Arizona Republic from Phoenix, Arizona on February 19, 1941 · Page 39
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Arizona Republic from Phoenix, Arizona · Page 39

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Wednesday, February 19, 1941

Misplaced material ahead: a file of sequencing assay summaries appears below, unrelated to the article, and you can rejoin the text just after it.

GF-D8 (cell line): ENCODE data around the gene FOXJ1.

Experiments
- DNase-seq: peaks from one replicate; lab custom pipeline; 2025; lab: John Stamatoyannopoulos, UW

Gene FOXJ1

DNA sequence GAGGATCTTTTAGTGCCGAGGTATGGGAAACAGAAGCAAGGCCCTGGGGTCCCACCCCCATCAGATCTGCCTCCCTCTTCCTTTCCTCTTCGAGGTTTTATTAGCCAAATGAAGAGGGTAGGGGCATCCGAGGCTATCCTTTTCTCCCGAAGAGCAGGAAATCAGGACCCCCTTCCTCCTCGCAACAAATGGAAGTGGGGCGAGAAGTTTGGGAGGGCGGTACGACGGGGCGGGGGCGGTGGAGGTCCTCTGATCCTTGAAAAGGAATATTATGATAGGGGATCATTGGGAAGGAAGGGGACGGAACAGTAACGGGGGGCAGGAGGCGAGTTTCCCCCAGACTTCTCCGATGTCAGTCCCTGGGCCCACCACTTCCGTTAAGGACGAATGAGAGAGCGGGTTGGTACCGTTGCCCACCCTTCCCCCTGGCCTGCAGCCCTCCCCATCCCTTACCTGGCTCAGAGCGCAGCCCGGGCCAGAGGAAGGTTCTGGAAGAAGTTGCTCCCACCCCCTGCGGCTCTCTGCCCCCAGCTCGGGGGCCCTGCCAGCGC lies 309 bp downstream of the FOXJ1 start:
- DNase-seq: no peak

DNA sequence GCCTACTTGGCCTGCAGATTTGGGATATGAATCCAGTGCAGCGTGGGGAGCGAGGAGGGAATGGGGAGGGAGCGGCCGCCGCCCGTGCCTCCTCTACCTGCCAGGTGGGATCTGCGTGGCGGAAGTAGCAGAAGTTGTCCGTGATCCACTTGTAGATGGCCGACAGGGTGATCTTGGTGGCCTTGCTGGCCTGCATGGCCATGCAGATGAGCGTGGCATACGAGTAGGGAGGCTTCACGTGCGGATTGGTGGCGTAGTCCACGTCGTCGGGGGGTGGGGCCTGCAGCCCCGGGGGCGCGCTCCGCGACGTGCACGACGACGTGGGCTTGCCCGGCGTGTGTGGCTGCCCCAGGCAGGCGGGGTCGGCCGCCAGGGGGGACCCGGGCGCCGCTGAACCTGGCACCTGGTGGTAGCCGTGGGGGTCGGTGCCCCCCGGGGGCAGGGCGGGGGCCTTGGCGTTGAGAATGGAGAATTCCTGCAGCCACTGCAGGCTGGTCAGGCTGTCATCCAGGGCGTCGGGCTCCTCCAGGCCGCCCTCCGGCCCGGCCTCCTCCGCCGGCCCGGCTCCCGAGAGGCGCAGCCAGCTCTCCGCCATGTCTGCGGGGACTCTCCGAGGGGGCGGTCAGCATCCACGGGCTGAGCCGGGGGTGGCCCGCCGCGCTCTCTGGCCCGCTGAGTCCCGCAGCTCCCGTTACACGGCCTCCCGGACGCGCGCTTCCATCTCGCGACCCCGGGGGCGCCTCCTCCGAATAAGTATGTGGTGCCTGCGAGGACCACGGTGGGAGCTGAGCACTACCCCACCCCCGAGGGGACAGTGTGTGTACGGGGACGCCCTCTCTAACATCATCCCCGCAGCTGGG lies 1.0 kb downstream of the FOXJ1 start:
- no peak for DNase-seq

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3-lltt Xrizooa Republic, PKoenix, WefatiHay Morning, February 19, 1941 Page Th: louse Breaks Alignments I first real debate which might be 1 * io throw definite light on ad- inistration and antiadministration x took place in the Arizona .use of Representatives yesterday Connection with House Bill 113, J.j C h would make the governor an [jpffjcio member of all boards and 2-Timissions. Rome who argued in favor of the Vl which was left hanging without [•ommittee of the whole vote for geainst recommendation for .-ace when the house quit for ; day, were not originally con,red members of the so-called ainistration group. Lines Are Broken I Their stand gave observers in- it into an apparent fact—that „ antiadministration lines will f< remain the same on all things Ljch the governor especially has tied of the legislature. [House Bill 113 is one of the L.WS he specifically asked for. fiohn H. Rapp, representative Pima county, at the outset n pri a judiciary committee f»ntiment, which was adopted, as the approval of the gov- „<. amendment knocked out a L-ision of the bill making the tremor the presiding officer of lurds and commissions, \yith priv- I.* of vote in cases of tie among Cabers present at any meeting, IKin" him merely an ex officio fsnber, without the voting priv- |n was stated that is all Governor himself wants, and Repre- Legislative Log Of February 18 F OLLOWING !§ the Arizona Republic's dally Ion of bill!. raolnUoni and memorial! In tbe regular MMlon ot the 15th Arizona Legislature, Including- the introduction, pi-ogreo and action by the Kovernor. Symbol!: H—HOUM. S— Senate. B—BUI. R—KemluUon. M—Memorial. I —Joint. O—Concurrent. oor. Istativc Rapp said the amendment ii offerrd by the committee to "putting the governor on the with more chairmanship re- tcnsibilities than one man well Tdd carry. Controversy Arises Immediately W. W. Mitchell, rep. tentative from Maricopa county, anted to know: •What pood does it do for the jvernor to sit on a board if he si't do anything about it?" Lorna Lockwood, Maricopa coun- ; representative and chairman of •;» committee on judiciary, an- -frcd him: "The pnvernor can't vote on those ards. hut he can talk there." Representative Rapp went on to ;y that there probably is no state •the union in which the governor |is as little actual participation in ate affairs. "I hope we give him more re- lonsibility," he said. "This just •Hips us in line with other states. Sis a step in the right direction. fee legislature has been taking ex- •ative powers." Leonard Klein of Yavapai coun- r said Representative Rapp had Kl explained the reasons for the irislature taking things into its • INTRODUCED House HB 197—(McGowan of Maricopa and Copp of Gila)—To appropriate $362.70 to pay the claim of Powers and Larson for stenographic reporting in the investigation conducted by the attorney general pursuant to passage of House Resolution 6 in the 14th legislature. HB 198—(Williams of Maricopa) —To authorize the governor to appoint employees at highway checking stations from a list of applicants submitted by the board of the department of agriculture, and :o empower the superintendent of the motor vehicle division to enforce rules and regulations per- ;aining to inspection and quarantine of plants, fruits and vegetables, as promulgated by the secretary of the department of agriculture. HB 199—(McGowan of Maricopa)—To revise the statute relating to fees collected by the state water commissioner, limiting the fee for filing of a permit to appropriate water for irrigation purposes to $25. HB 200—(Williams of Maricopa) —To, make proof of abandonment or desertion of a minor child by its parent or failure of the parent to furnish necessary food, clothing, shelter or medical attention prima facie evidence of willful abandonment and to include unborn children in laws regulating support. HB 201—(Copp of Gila and Udall of Navajo)—To provide regulation of storage, handling, location, installation and operation of liquefied gases under the state board of health and to prescribe penalties. HB 202—(Michael of Pima)—To provide for restoration to their positions of appointed public officers and employees who satisfactorily have completed required military or naval service, are still qualified to perform duties of the position and who apply for restoration 40 days after being relieved of duty. HCR 9—(Brubaker of Maricopa) —To submit to the vote of the people at the next regular general election an amendment to the Arizona Constitution empowering any incorporated city or town to supervise public service corporations doing business therein, including rates and charges to be made and Maricopa CCC Quota Set At 30 Maricopa county has been assigned a quota of 30 Civilian Conservation Corps vacancies under a newly established policy calling for eight CCC enrollment periods a year, it was announced yesterday. The midterm enrollment period will close-today. Enrollment is open to all young men between 17 and 23 years old, both inclusive, who are in good health, unmarried, and in need of health, unmarried, and in need employment. am hands. He said it Solons Act On Many Measures) Pass Two collected. Senate is because Arizona ever has had a governor capable f preforming all those duties. The Yavapai county representa- VP addressed his remarks directly ) "thp administrationists, of whom believe 1hcre are a few here." "It smacks to me a little of the mtinental power politics of urope to have the governor sit n every board and commission," e said. KoJcrs To Previous Bill HP referred to a previously de- atpd and adopted bill relating to censing of commercial photog- sphcrs,' and declared that Nellie . Bush of Yuma county, in pre- =ntinK amendments to it, had al- Imcd "her foot to slip—she didn't |ut the governor on that board." "My foot did not slip," Kepresen- Bush shot back. "This bill are considering now does it for all boards and commissions, not piecemeal." "I don't believe the governor nits to be on all boards," Rep- amative Klein threw out again ) the "administrationists." He said he could see why the fovcrnor might want to be on some fcportant ones, but "does he want t spend his time going to meet- f?s of the hoard of cosmeticians, lad such as that?" Program Explained 'The governor has not asked the fctit of a vote," Representative pish returned. "This bill was pre- d hy some people who were not \vhat lie did want. I am re- y informed the governor wants ?rply the right to come and go 'A see what goes on in these Wds and commissions. That is o Mussolini or Hitler attitude. He in the end responsible to the pic for what is done. I can see o harm in having the guardian nt when the children are at were made that the icf executive has the right "by mrtesy to his position" of sitting Ji on any meetings of boards or ommissions he chooses. They tauscd some merriment. It was then that Gaynor K. Stov- ropresentative from Pima coun- |! any member of the committee judiciary, interjected his fear at such enactment as proposed in ouse Bill 113 would be unconsti- '.ional—that to accomplish the «rpnse it would be necessary to send every law setting up a board • commission which does not inside the governor. "Later Law Controls" "I would like to know," said Rep- Sent ative Lockwood, "whether epresentative Stover is familiar ith the rule of law that any gen- -*a! law amends any speical laws? "There is no question of consti- Jtionality here. The later law, the ^1 of the legislature, controls. It ! not necessary to go back and •Hend every other law applying SB 163—(Edwards of Gila)—To permit the governor, after a recess appointment requiring senate confirmation, to nominate for c§n- firmation an appointee other than the recess appointee, to succeed to office immediately on senate .pproval. (Emergency measure). SB 164—(Coxon of Final)—To provide for establishment of sanitary districts by boards of supervisors, empowered to purchase, establish, construct and operate sewerage systems with approval of 51 per cent of the real property owners in the proposed district, to prescribe duties and powers, provide for financing by issuance of bonds, and to vest government of each district in a board of governors elected by the qualified electors. (Duplicate of HB 191). SB 165—(Fain of Yavapai)—To require inclusion of amounts proposed for construction of highways, roads, streets and bridges in estimates prepared by boards of supervisors or governing bodies of cities and towns of expenditures anticipated for the ensuing years. SB 166—(Committee on appropriations)—To require registration 3f every motor vehicle, trailer or semitrailer operated as a motor carrier with the corporation commission, to require the highway department to furnish the commission with "A.C.C." plates to be issued to such carriers, to create the Arizona Corporation Commission motor carrier fund held by the state treasurer and composed of fees prescribed by the law. to provide for inspectors employed by the commission to enforce rules and regulations of the commission, and to require cancellation of registration of a vehicle operated contrary to provisions of the act. (Emergency measure). PROGRESS House To Senate HB 40—(Brubaker of Maricopa) Originally written to abolish state board of examiners in photo- graphv and requirement for licens- ng of commercial photographers; amended to retain board and revise law, including elimination of requirement of physical examination and exemption from license requirement of those who make 20 per cent or less of income from photography, instead of five per cent as now. registered nurses, to allow $5 per day for members engaging as examiners, to allow traveling expenses of an official delegate who is a member of and is named by the board to national conferences, to redefine conditions under which licenses are issued, and to require payment of $15 application and $1 renewal fees on a calendar year basis. (Returned for concurrence in senate increasing of application fee from 510 to $15). SB 17—(Edwards of Gila)—To require a court to render judgment, in garnishment cases involving money only, for the plaintiff and against the garnishee for the amount admitted or found to be due the defendant, and to name justice courts as places for payment in cases involving less than $50. SB 22—(Blake of Graham and Stanton of Greenlee)—To create soil conservation districts, applying to farm lands only; to create and define the powers and duties of a conservation committee, and to provide for financial assistance to the districts. SB 25—(Baker of Yuma)—To reduce the residence requirements of plaintiffs in divorce actions from one year to 90 days in the state and six months to 30 days in the county, preceding filing of the action. SB 36—(Smith of Mohave)—To require ^vritten evidence of ownership or right of possession of mining equipment, to declare it unlawful for a person to destroy or appropriate to his use equipment of which he is not the lawful owner or to deprive the lawful owner of use or possession. (Emergency measure). SB 55—(Babbitt of Coconino)— To include wild life (including fish) in the rights of appropriation of water, but not to'take precedence over rights of mineral, agricultural and other interests. SB 72—(Haldiman of Maricopa and Keefe of Yavapai)—To provide additional funds for the firemen's relief and pension fund by requiring each incorporated city or town and legally organized volunteer fire company to deduct 3H per cent ql each fireman's salary, matching it with an equal amount from its own funds. SB 96—(Blake of Graham)—To appropriate $6,000 to the secretary of state for purchase of 1,000 copies from the Bobbs-Merrill Company of Indianap'olis, Ind., of the 1941 supplement to the' Arizona Code of 1939. SB 102—(Committee on appropriations)—To require bona fide residence in Arizona prior to 1900 for admission to the Arizona Pioneers Home in Prescott and to limit guests from any county to the proportion the county population bears to the state population in relation to the capacity of the home. (Emergency measure). SB 124—(Babbitt of Coconino)— To authorize the state highway commission to expend money from its funds to advertise places and matters of senic or historic inter- Experiencing its most productive day of the current session, the legislative mill yesterday produced two bills for the governor and saw the exchange of 13 others between the senate and the house of representatives. Sent to the governor was » measure requiring members of the state board of nurse examiners to be registered nurses, and another which would permit the state loan commissioners to issue three per cent tax anticipation bonds. Outstanding among bills sent from the house to the senate were two relating to the motor vehicle fuel tax, designed to include fuels used in Diesel engines among those taxed, to amend the law relating to tax on fuels imported in motor vehicles other than the standard tank, and exempt kerosene in the definition of fuels on which tax is payable. The senate voted favorable passage for a bill extending the firemen's pension, another to create soil conservation districts, a third to authorize expenditures for the Arizona Highways magazine and to validate past obligations for the publication, and a fourth to require residence in Arizona since 1900 for admission* to the Arizona Pioneers Home. Reverses Decision It also reversed its decision last Thursday in committee of the whole, and voted passage for a bill which would reduce residence requirements of plaintiffs in divorce actions. "The nurse examiners bill was sent from the senate to the house with an amendment voted to it by the senior house increasing the application fee for a nursing license from $10 to $15. The bill was introduced in the house. The amendment had been addec to make the board more nearly self-supporting, and the house immediately concurred, sending the bill to the governor late in the afternoon. The measure also would allow $5 per day for members of the board engaging as examiners,-would allow travel expenses of an officia delegate who is a member of ant is named'by the board to nationa conventions, and would redefine irotested passage of the bill on •rounds that municipalities now lave the machinery with : which to et • up such- contributions to the und, and advised that "the legis- ature should deal with matters of tate, not cities." S. L. Bixby of Gila county pro- ested and voted "no" on grounds hat the measure would add to the nandatory obligations of small cites, now having trouble with present obligations. Hubert H. d'Autremont of Pima :ounty expressed doubt that the ilan would be a financial success and cited an experience in New Tersey which led to additional debts n that state. He voted for the measure, however. The roll call vote was 12 to 7. Voting aye; Baker, Coxon, d'Au- remont, Edwards, Fain, Haldiman, Henning, Kimball, Smith of Maricopa, Smith of Mohave, Stanton, ""resident Keefe. Voting nay: Angius, Babbitt, Bixby, Blake, Colter, Cowan, Harrison. Votes Explained Marvin E. Smith of Maricopa county and J. Hubert Smith of Mohave county explained their votes against Senate Bill 124, which would authorize expenditures and validate past obligations relating to the Arizona Highways magazine, as based on excessive expenditures. The bill would authorize the state highway commission to expend money to advertise the state n manner designed to bring visitors. It is aimed to clarify conditions under which Ana Frohmiller state auditor, refused to grant past claims of the magazine. Those voting against the measure were Baker, Haldiman, Kimball, Smith of Maricopa and Smith of Mohave. Senate Bill 102, which would require residence in Arizona since 1900 for those admitted to the Pioneers Home and would, limif guests from any county to the proportion the county population bears to the state population in relation to the capacity of the home, met no extensive expressed opposition but four senators voted against it They were Fain, Haldiman, Harri son and Keefe. Opposes Supplement Purchase A. R. Edwards of Gila count} was the only solon who votei Young Slayers AreJCapiured PUEBLO, Colo., Feb. 18—(AP)— 'wo young brothers, surprised while asleep and captured today by ossemen guided-by airplanes and bloodhound, signed statements, Lewis Worker, sheriff, reported, draining the fatal shooting of a anch wife last night. Mrs. Mary G. Dasher, 36 years Id, was shot through a lung when he aided her husband, Otto, in an ttempt to ovf-rpo-"';'- the youths t the Dasher ranclv about 30 miles outhwcst of Pueblo. Sheriff Worker said the brothers ad stalled in a ditch with an automobile stolen a short time earlier rom E Pueblo salesman. They had hreateiiad, the sheriff declared, to conditions under which licenses are issued. Appropriation Provided No amendments were offered by the house to the senate bill authorizing issuance of three per cent tax anticipation bonds. It also provides an appropriation of $200 for print- in, and issuing. Senate Bill 22, introduced by est, climate, and possibilities of successful pursuits, which attract travelers or prospective travelers to or through the state, and to validate all obligations which have been incurred by Arizona Highways, monthly magazine of the highway department. (Emergency measure). To Governor HB 32—(Rosenbaum of Gila)— To require members of the state board of nurse examiners to be registered nurses, to allow $5 per day for members • engaging as examiners, to allow traveling expenses of an official delegate who is a member of and is named by the board to national conferences, to redefine conditions under which licenses are issued, and to require payment of $15 application and $1 renewal fees on a calendar year basis. (House concurred; in senate amendment). SB 49—(Augius of Cochise)—To authorize issuance by the state loan commissioners of three per cent tax anticipation bonds and to appropriate $200 for issuing and printing. (Emergency measure). GOVERNOR'S ACTION None. x Benjamin Blake of Graham county and A. C. Stanton of Greenlee county, permitting organization of soil conservation districts only as applied to agricultural lands and granting farmers the right to take advantage of federal funds available for that purpose, was passed in the senate without opposition. William Coxon of Final county, however, explained he voted in favor of the measure so as to make possible a motion for reconsideration by him. "I thought differences between the Upper and the Lower "Gila river valleys had been ironed out," he commented, "but today I,find out differently." It was Senator Coxon's motion for reconsideration of Senate Bill 25 — reducing residence requirements for divorce plaintiffs—which led to passage by the body. He had voted against adoption of the "do pass" recommendation report of the committee of the. whole Thursday, explaining he did BO for purpose "of reconsideration when the bill then was lost on a tie vote. The measure would reduce residence to 90 days in the state and 30 days in a county before filing an action. The vote yesterday was 11 to 8 in favor of the bill: 'Voting aye—Baker, Bixby, Colter, Coxon, Edwards, Haldiman, Harrison, Kimball, Smith of Maricopa, Smith of Mohave, Stanton. Voting nay — Angius, Babbitt, Blake, Cowan, d'Autrement, fain, Henning, President Keefe. Senate Bill 72, which would increase the firemen's relief and pension fund by requiring each incorporated city or town and legally organized volunteer fire company to deduct ZVz per cent of each fireman's, salary, matching it with an against Senate Bill 96, which woul appropriate $6,000 for purchase o 11,000 copies of the 1941 supplemen of the Arizona Code of 1939. Passed unanimously by the body ere: Senate Bill 36, introduced b; Senator Smith of Mohave, whicl would require written evidence o ownership of mining property. Sen ator Smith explained the bill is t prefect mine owners against the! and transportation of their prop erty, for which they are not give, specific protection at present. Senate Bill 55, introduced b; James E. Babbitt of Coconino coun ty, which would include wild life including fish, in the rights of ap propriation of water. Such rights however, would be subservient t rights of agricultural, mining, graz ing or other interests. Senate Bill 17, introduced by Sen ator Edwards, to require a judg ment in garnishment cases involving money only, up to $50, for the plaintiff and against the garnishee for the amount found or -admitted to be due the defendant. The much-amended House Bill 40—relating to licensing of photog-) raphers—was sent by the house to the -senior chamber. Introduced by Maxine P. Brubaker of Maricopa county, the bill at first would have abolished the state board of examiners in photography and the requirements for licensing of commercial photographers. Amended, however, it would eliminate the present requirement for a physical examination of prospective photographers and would exempt from the license requirements those who make 20 per cent equal amount brought forth from its objections funds, during voting. Paul C. Keefe, president of the body, permitted no debate, however. Dan Angius of Cochise county if Dasher refused to se a gun elp them. The brothers gave their names as Jeorge Walker, 22, 'and' Frank talker, 17, of Buffalo, N. Y. George Walker admitted firing he shot that hit Mrs. Dasher, but ontended the gun went off while le scuffled with her, the sheriff eported. —: o State Objector Is Classified Thomas Valdez, 28 years old; iVaddell, yesterday was placed in Class E, "modified conscientious objector," by his selective service >oard, after he had remained in ail several days and was given a chance to explain why he did not answer when notified his number had been call';<*. Valdez, a native of Arizona, failed either to report to the Buckeye >oard or, with other trainees, to go to Fort Sill, Okla., last week. His name was turned over to Federal Bureau of Investigation officers who brought him to Phoenix and lodged him in jail. Appear- ng before Fred Hickcmell, U. S commissioner, yesterday. Valdez expressed his entire tmwiP'ngness to enter the army under «/>y cir cumstances, saying he was c.pposed to all military affairs. Since he belonged to no rf-Ugiou sect, whose members do not :,eliev in military training or war, mem bers of the Buckeye board, wh came to Phoenix for the hearing decided to reclassify the man as modified conscientious objector. Hi case thus is deferred automatically He was released after the rulin; was made. or. less of income from photog raphy. The present limit is five pe cent. The amended bill would re tain the board as at present set up Also given the house approval was a measure which would 'appropriate $12,041.69 to the superintendent of public instruction for deficiencies in the teachers pension fund. It was introduced by M. R. Bailey of Maricopa county. Albert W. Dudley of Yuma coun ty, one of the introducers of th motor vehicle fuel tax bills, asserl ed House Bill 69, including Diese fuels among taxed fuels, would ob viate a deficiency in the presen law under which $40,000 to $50,00 remains uncollected despite "gentlemen's agreement." The other bill, House Bill 70 amends the law relating to tax o uels imported in motor vehicle ther than in the standard tan" nd would exempt kerosene in th efinition of motor fuels on whic he tax is payable. Motor fuels not used to powe lotor vehicles on the^ highway nd as such tax exempt, would b iven distinctive coloring, making heck possible on its use and" pro- ide evidence against violators. FITTED CASES —For Women —For Men Yes—a case for • T e r T traveling need. Choice of Core ilnn— Kawh I d e. Genuine Leather or Fabric Priced Are Reaionable TRUNKS repaired of made to (It i p e c 1 a 1 order. Phoenix Trunk Factory 4SS West Washington St. This is "THE White Bread YOU Should Serve YOUR Family 0 boards and commissions." To Representative Klein she 69—(Dudley of Yuma and McAleb of Cochise)—To provide for extension of the motor vehicle fuel tax to encompass all fuels, including Diesel oils and gas. HB 70—(Dudley of Yuma, Mc- Aleb and Lewis of Cochise)—To amend the law relating to tax on fuels imported in motor vehicles other than in the standard tank, and exempt kerosene in the definition of motor fuels on which tax is payable. . HB 78—(Bailey of Maricopa)— To appropriate $12,041.69 to the superintendent of public instruction for deficiencies m the teachers pension fund. (Emergency measure.) Senate To House HB 32—(Rosenbaum of Gila)— To require members of the state board of nurse examiners to be , "If the governor had not wanted *sit with these boards and com- fjssions—if he had wanted to be » only a few—he would not have P'm his approval to this bill." "Nowhere in this bill do I see nvcrnor Osborn' written," she 'Minued. "It would apply to any and keep on applying to . governor certainly should have the right to sit with any board or commission to observe what they do, and I sincerely hope we give it to him." .. At that point in the debate the committee of the whole left the measure standing on its calendar so that the house might adjourn for the day to make way for a public hearing on the Arizona Water and Power Authority bill HEW IMPROVED START NOW DO YOU VALUE YOUR HEALTH? 'H^^^ . lHMimatlum, appendlcltte. pHe», female trojble«, or anj I "wr knoirn complaint, come and eee m. XO CHARGE FOR COIJSCI.TAT1ON . «lu. of h-aHh 19 .noompBtable and ttoM »h»«« '^JTT" Jrom our physical ailment! are performlni a amice which II l roartoat th, ™t .Mart. . n,o.t eonTtadn, proof of the ettldenc, | * 'He In our office for your Inspection upon reqne»t. ^_^ Chan & Kong Herb Co. VWtor. Welcome . . . Con«ltatlo» Free ... I*«T Attendant REASONABLE CHARGE FOR HERBS 9 W. THOMAS ROAD '"^^r^ST* Office Houn, 10 A. M. to 7 P. M. — gm»aay« 10 to Noo» HOLSUM WHITE BREAD It Makes You a Better Hostess! Guests will appreciate its.fine flavor and your thoughtfulness in serving bread that provides -Vitamin B t necessary to everyone's well - being. Make this your daily bread for family meals, too . . .because it's better—all. ways! .Each pound contains 450 International Units of • Vitamin E t — equal to 100% whole wheat bread. ASK YOUR GROCER! ASK US FOR FREE FAMILY VITAMIN GUIDE ccepts 49 Trainees Forty-nine selective service rainees were accepted into the . S. Army at 'Arizona district recruiting headquarters here.yester- ay.as induction of a new February class began. A similar number will be induct- d today.- . The next induction period will pen Monday, March 3. Between hat date and March 12, a total 00 men are to be inducted. Inductions yesterday were: Dean H. Walker, Flagstaff; Norman J. Citchens and Joseph A. Graham, Fairbank; Therman *R. Allen, 'ombstone Canyon; -Gilbert M. segonia and Purdy Phillips, Mo- enci; John F. Kelley, Newton losenzweig, Rupert C. King, Wilred F. Schrab, • Henry J. Vare, Carl D. Meyers, Adolph R. Lugo, inthony J. Grosso, Daniel C. Griego, -Earl E. Smith, Sam A tocker, James B. Elliott, Charles ,. Owen and George H. Newsom 'hoenix; Jose T. Juarez, Bisbee; Ray C. Florez and Robert W. Aug- nstein, Williams; Raymond Jackon. Leupp; Henry" B. Porlis Lowell; Tomoteo E. Madrid, Clifon; Frank Clark, Kaglitch; Vicor Yazzil, St Michaels; Lowell E Lister and Bert Lister, Waddell Clyde H. LaMar, -Castle Hot "springs; Delfino M.'Serno, Augus- ine F. Laguna and Frank Aneas diami; Raymond Clark, Cliffor( Wilson, Richard S. DeFalco and Sdmundo C. Zamora, Douglas rose Mercado, Victoria, Tex.; Ear Davis, Pomerene and Lawrence Birdsbill, Window Rock; Horace G Lund, Eagar; He>nry M. Armstrong Wasco, Calif.; Amos C. Sierras Tempe; Flavian Tabaha, Hunter' Point: Joe Bryant, Fort Defiance; William J. Locklear and James B. Jones, Globe; Jose O. Saenz, Red I Springs Canyon. Crash _ Estate Reportedf4 The estate of Mrs. Ada Belle Castle, a winter visitor here from ; Springfield, Mass., killed. In an aa- tomoSile collision near Phoenix, January 28, 1940, Is valued at 1253,779.09,, appraisers reported^ - r esterday to- Maricopa County Su- „,.« lerior Court., • .^"* Major items are two pieces of ; " downtown Phoenix property. Most ' of the estate is willed to her hus- : W band, Clifford D. Castle, and two--; sons. Included is a $500 settle- „„„ ment of claims because of her 'wrongful death". • "-- * Mrs. Castle and Dr. and Mrs. - r Kimball Bannister were killed in.- _, the collision at 16th street and ,;^~ Camelback road. Junior Bar Group ;~~ Attends Conference^.. A group of young Arizona attor- "~~-~ neys, members of the Junior Bar;-•'*• Conference of the American Bar" »*• Association in Arizona, are attend- •*"'": ing a regional conference of junior.?""> bar executives in Los Angeles today. ~~~2_ Among those scheduled to attend .-;:_; the meeting are Eli Gorodezky, ' J f/. state director of the public informa- -^'.:? tion program; Phil J. Munch, itate- ^ conference chairman; Fred. C.„>;._., Struckmeyer, jr., Walter E. Craig, •-_; Richard Gilmore, Ozell Trask and-,-Howard Twitty, all of Phoenix; . *:*; Harold C. Warnock, Tucson; and 1 .';"".Thomas L. Hall, Nogales. ''[ BABY CHICKS CAPITAL FUEL FEED* SEED C° BOSTON SPECIAL! CHOICE OF STussy Creams REG. 1,75 SIZE HALF- Pound JAR $ BEACH ( CRCA EMULSIFIED CLEANSING CREAM— for dry. thin, sensitive skins. - Its fine, soothing emulsified oils thoroughly remove dust, stale make-up . , . leaving skin with a supple-smooth feeling. FINK CtEASSING CREAM (Cold-Cream Type)—for normal or sHghUy dry skinsTinuffy as whipped cream. Coaxes skia to look radiantly fresh. Perfect lor young complexions. LIQUEFYING CLEANSING CREAM— for normal or oily skins. Melts quickly, cleanses skin thoroughly of clogemg dirt, surplus oil, caked powder; Helps skin look youthfully fine. tfewy-clean. TOILETRIES—MAIN FLOOR Til IMl Today Is your last chance to see the 'Luxable fashions on Jiving models! Every pattern is easy. to duplicate because they have .» printed line that simplifies cutting. Wide choice of lovely Luxable fabrics ready for your spring and »um- mer wardrobe. Miss Sloan, who conducts the show, will, give you expert : advice about styles and washing problems . . ; and will present a box of Lux to every one attending the show. • * MAIN FLOOR Washington.at Second